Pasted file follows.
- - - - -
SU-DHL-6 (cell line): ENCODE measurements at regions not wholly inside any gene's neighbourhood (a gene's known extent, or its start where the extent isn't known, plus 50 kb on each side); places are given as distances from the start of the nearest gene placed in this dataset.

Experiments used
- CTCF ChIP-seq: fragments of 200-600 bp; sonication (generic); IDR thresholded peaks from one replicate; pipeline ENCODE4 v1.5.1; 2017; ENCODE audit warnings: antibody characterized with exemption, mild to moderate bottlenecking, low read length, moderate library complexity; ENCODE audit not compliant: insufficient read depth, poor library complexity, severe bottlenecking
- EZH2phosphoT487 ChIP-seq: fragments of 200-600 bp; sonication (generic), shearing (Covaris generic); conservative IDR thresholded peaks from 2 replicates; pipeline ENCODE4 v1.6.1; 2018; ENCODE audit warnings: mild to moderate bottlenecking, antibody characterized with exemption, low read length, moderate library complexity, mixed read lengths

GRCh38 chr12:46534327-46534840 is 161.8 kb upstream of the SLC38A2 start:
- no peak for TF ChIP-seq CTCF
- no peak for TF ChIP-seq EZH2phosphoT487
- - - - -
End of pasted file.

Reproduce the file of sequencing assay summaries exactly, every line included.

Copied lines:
SU-DHL-6 (cell line): ENCODE measurements at regions not wholly inside any gene's neighbourhood (a gene's known extent, or its start where the extent isn't known, plus 50 kb on each side); places are given as distances from the start of the nearest gene placed in this dataset.

Experiments used
- CTCF ChIP-seq: fragments of 200-600 bp; sonication (generic); IDR thresholded peaks from one replicate; pipeline ENCODE4 v1.5.1; 2017; ENCODE audit warnings: antibody characterized with exemption, mild to moderate bottlenecking, low read length, moderate library complexity; ENCODE audit not compliant: insufficient read depth, poor library complexity, severe bottlenecking
- EZH2phosphoT487 ChIP-seq: fragments of 200-600 bp; sonication (generic), shearing (Covaris generic); conservative IDR thresholded peaks from 2 replicates; pipeline ENCODE4 v1.6.1; 2018; ENCODE audit warnings: mild to moderate bottlenecking, antibody characterized with exemption, low read length, moderate library complexity, mixed read lengths

GRCh38 chr12:46534327-46534840 is 161.8 kb upstream of the SLC38A2 start:
- no peak for TF ChIP-seq CTCF
- no peak for TF ChIP-seq EZH2phosphoT487